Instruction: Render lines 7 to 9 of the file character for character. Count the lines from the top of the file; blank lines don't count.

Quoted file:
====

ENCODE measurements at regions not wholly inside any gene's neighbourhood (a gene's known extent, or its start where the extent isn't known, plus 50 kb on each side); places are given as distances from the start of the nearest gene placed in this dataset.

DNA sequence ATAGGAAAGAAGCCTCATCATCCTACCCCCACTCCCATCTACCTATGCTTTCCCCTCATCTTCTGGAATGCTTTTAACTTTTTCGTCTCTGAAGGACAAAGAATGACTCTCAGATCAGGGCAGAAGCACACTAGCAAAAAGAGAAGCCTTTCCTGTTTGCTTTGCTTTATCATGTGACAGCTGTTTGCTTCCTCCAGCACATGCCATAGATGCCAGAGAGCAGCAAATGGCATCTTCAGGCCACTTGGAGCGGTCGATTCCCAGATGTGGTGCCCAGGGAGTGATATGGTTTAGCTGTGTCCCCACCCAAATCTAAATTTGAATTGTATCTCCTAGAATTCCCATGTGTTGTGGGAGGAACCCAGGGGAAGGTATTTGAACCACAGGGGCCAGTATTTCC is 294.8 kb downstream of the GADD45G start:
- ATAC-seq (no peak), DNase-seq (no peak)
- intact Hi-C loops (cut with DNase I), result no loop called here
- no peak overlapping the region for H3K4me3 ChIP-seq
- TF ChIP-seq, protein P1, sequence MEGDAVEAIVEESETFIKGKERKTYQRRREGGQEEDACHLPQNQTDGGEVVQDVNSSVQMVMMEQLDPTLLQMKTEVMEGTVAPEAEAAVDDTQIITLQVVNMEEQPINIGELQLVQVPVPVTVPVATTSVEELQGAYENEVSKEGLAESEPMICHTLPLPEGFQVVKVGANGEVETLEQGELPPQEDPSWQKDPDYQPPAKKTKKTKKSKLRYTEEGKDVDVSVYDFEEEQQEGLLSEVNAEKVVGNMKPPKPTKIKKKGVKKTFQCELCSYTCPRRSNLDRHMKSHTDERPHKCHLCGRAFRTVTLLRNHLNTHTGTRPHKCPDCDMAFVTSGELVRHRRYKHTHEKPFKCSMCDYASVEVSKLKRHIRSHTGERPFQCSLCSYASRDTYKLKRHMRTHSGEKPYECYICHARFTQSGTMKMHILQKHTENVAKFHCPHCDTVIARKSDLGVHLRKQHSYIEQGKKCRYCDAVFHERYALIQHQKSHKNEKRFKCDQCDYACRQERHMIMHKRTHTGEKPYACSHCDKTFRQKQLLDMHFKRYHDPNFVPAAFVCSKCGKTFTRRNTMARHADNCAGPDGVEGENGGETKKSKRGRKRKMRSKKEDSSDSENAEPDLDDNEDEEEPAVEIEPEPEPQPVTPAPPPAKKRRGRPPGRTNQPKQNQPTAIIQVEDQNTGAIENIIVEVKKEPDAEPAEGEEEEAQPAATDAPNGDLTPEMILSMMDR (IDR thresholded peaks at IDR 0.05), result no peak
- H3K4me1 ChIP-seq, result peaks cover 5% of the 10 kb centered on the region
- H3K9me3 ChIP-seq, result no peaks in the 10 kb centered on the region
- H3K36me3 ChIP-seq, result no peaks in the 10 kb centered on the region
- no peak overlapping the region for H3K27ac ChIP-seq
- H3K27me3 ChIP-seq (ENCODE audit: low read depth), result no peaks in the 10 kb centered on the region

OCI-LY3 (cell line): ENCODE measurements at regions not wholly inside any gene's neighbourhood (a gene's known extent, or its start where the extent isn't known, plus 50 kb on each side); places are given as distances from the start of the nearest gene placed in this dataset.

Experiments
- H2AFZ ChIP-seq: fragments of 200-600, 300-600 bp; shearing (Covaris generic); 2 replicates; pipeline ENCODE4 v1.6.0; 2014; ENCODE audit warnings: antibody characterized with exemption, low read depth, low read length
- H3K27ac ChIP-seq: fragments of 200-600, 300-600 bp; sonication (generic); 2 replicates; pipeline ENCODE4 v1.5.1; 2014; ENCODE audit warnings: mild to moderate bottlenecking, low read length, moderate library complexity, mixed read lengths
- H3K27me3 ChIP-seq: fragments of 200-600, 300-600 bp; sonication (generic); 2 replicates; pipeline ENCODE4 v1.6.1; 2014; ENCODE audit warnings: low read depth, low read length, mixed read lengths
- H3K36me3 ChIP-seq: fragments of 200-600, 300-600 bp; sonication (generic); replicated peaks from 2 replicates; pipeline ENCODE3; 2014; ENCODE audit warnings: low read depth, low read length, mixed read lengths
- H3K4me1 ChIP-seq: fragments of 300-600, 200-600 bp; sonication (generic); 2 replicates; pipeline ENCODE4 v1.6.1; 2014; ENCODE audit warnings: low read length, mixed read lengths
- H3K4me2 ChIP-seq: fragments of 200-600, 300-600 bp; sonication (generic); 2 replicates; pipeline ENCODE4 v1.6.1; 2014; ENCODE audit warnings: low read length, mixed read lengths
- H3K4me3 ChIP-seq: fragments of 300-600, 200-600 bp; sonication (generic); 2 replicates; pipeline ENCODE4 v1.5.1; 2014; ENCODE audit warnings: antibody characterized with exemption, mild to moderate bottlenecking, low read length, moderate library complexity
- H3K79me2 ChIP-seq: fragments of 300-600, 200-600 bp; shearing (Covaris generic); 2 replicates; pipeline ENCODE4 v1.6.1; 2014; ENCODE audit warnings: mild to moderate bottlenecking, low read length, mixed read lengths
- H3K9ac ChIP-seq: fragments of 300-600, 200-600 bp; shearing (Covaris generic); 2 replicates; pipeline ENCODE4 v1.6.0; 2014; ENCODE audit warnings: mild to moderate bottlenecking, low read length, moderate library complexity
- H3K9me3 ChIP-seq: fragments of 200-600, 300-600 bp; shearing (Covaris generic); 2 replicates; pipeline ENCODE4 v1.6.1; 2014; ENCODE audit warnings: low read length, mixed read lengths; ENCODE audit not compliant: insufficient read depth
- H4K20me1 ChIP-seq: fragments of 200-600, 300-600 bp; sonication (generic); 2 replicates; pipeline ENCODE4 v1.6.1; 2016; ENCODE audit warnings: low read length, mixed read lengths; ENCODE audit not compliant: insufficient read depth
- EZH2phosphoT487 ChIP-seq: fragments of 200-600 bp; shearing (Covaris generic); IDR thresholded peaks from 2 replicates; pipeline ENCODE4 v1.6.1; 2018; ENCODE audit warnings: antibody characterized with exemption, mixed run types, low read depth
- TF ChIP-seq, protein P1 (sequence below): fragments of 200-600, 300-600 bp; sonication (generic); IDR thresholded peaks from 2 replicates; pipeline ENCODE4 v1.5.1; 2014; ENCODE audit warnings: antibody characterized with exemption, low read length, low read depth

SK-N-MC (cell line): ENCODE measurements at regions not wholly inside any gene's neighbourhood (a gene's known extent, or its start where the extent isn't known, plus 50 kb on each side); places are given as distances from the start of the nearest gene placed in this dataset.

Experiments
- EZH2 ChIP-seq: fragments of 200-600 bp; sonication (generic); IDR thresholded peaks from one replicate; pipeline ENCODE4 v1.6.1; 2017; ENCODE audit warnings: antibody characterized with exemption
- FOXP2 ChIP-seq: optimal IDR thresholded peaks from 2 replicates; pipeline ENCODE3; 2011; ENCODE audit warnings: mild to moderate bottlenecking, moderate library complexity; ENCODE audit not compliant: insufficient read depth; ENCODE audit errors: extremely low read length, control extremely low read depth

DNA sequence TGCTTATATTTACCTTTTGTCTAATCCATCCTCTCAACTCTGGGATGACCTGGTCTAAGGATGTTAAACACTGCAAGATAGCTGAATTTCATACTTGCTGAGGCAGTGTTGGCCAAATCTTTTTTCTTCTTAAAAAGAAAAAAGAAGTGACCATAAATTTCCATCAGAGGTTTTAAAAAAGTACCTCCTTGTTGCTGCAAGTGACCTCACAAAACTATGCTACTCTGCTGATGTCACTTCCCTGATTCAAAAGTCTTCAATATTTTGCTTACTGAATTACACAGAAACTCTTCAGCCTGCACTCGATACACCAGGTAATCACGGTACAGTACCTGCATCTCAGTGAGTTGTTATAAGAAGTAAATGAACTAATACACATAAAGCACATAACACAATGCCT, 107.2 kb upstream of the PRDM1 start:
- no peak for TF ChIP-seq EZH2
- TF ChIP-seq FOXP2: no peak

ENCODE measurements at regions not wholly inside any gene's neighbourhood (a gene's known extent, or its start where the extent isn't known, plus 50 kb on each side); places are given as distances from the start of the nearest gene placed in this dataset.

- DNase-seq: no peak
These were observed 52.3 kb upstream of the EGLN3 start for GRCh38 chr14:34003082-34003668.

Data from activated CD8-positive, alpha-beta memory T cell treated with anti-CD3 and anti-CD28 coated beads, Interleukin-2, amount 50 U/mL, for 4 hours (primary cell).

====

- H3K4me1 ChIP-seq, result peaks cover 5% of the 10 kb centered on the region
- H3K9me3 ChIP-seq, result no peaks in the 10 kb centered on the region
- H3K36me3 ChIP-seq, result no peaks in the 10 kb centered on the region